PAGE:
The film brings us another chapter in the story of Hellboy, “the son of the fallen one” rescued from an interdimensional rift by American soldiers at the close of World War II. Hellboy grows up to become a field agent for the Bureau of Paranormal Research and Defense (BPRD) — which is sort of a magic-based Men In Black outfit. Hellboy, based on the Dark Horse Comics, has always been about mystic monster bashing with a pulp and silver age comics feel. In The Golden Army, Del Toro and Mignola introduce the ancient powers of faerie and mythology into the mix. These ancient races have faded into the shadows with the growth of human power. But they still have their doomsday device, an unstoppable magic-powered army of automatons, locked somewhere in the earth. When the renegade prince decides its time to raise this army and give humanity the heave-ho, it’s up to Hellboy and Co. to stop him. Continue reading
So there I am at RFK for the Superliga Match between D.C. United and Atlante (of the Mexican League). This was the full 90 soccer experience, complete with pregame tailgate courtesy of Barra Brava, plenty of drums, beer, singing, and chanting. Unfortunately D.C. lost 3-2.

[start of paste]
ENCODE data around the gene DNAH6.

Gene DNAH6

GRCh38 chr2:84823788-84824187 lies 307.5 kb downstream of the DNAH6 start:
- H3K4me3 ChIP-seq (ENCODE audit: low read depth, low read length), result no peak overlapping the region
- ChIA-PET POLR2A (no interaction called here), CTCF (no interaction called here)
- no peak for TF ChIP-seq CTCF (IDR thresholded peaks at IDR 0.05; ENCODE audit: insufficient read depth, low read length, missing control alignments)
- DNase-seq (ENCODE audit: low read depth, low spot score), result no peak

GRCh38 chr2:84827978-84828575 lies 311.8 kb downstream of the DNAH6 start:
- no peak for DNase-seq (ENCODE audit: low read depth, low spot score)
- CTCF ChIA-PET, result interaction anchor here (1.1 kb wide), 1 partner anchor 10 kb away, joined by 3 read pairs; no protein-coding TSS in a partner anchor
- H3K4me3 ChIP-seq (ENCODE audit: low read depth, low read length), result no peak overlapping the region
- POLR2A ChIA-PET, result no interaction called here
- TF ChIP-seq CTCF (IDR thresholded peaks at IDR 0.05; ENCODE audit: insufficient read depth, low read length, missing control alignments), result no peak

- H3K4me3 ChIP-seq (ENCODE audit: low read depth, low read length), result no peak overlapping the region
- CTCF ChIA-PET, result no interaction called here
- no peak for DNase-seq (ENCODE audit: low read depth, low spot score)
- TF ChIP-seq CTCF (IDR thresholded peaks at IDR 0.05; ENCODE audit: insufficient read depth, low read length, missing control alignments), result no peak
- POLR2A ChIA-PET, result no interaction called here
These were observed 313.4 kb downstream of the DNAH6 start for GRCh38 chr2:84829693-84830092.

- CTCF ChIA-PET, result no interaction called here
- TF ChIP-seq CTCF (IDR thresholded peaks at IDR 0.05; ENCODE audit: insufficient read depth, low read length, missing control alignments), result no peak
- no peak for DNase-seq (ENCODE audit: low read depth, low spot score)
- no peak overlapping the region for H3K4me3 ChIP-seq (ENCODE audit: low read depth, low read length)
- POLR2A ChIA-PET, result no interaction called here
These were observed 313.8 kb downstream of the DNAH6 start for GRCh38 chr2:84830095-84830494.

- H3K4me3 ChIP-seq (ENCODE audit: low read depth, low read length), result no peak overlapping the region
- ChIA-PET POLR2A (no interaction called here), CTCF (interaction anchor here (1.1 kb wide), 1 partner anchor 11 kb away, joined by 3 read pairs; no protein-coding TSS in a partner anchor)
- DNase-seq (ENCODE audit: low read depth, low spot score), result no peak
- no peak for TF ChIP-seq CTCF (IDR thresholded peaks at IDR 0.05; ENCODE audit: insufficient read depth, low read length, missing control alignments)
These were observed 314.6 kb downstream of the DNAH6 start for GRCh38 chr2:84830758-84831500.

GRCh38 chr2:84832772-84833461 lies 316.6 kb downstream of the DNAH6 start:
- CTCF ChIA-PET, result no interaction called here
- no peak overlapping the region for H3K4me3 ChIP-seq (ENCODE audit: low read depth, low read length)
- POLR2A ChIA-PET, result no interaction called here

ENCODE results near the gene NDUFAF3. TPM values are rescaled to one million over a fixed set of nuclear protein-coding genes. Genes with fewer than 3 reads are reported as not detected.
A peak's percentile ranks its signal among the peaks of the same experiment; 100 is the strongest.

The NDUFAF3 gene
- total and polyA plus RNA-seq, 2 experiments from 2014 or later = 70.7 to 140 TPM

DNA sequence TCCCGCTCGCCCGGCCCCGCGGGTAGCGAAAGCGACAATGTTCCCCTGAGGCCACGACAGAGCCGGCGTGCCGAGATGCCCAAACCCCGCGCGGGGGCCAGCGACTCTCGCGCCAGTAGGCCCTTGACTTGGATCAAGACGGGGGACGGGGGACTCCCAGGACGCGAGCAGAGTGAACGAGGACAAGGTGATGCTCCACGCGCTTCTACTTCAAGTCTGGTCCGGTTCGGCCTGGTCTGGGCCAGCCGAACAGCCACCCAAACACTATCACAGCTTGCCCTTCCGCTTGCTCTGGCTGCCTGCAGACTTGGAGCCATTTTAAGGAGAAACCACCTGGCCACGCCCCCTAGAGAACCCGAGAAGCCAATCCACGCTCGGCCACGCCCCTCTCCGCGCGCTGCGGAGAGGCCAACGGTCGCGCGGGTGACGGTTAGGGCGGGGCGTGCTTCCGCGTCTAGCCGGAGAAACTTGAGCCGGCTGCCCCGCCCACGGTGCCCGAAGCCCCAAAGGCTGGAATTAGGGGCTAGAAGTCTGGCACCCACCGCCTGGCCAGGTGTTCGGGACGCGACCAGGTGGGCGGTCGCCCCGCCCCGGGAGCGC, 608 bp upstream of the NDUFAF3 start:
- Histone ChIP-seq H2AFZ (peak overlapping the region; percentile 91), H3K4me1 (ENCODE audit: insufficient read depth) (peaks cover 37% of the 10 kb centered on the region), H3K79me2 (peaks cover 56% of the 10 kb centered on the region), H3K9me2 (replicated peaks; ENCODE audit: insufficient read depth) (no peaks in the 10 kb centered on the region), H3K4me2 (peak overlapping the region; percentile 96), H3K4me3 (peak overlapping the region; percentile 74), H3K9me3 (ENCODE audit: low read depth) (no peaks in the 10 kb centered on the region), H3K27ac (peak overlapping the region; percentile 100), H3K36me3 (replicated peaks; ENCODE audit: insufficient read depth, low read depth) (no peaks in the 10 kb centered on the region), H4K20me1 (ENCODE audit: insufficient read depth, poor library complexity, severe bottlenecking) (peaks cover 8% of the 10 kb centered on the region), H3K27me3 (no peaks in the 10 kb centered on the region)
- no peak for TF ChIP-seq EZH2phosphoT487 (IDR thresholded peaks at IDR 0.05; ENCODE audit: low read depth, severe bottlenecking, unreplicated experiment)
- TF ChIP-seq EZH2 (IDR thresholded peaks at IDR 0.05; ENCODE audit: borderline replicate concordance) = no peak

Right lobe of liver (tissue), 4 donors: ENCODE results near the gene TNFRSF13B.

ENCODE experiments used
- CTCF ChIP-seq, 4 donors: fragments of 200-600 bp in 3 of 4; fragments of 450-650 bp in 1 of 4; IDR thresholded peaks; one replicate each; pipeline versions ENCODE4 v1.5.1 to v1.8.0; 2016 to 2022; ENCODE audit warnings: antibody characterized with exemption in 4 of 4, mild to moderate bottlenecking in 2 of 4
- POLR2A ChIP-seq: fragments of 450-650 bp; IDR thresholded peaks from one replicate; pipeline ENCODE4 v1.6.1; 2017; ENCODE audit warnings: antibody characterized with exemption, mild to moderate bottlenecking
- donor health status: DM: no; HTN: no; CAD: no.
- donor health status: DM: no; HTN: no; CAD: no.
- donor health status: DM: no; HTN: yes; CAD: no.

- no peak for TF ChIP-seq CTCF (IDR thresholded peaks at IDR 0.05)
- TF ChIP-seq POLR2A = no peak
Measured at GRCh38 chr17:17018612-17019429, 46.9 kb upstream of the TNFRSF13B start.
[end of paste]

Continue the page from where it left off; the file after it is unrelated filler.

(photo from the new phone)
This game was so much more fun than the last baseball game I attended it wasn’t even funny. A completely different experience. When you go into the supporters section for a soccer match, it’s all about participation. The guys welcomed me in, fed me some chips and beer, and didn’t even give me too much smack for being a Fire supporter every other day of the year. Sort of reminded me of a really good college basketball or football game when you’re up and yelling the whole time. Continue reading
Claudio Reyna has retired from soccer. The announcement came earlier today, after a string of recent injuries no doubt made worse by the crappy field turf the Red Bulls and so many other MLS teams insist on playing upon.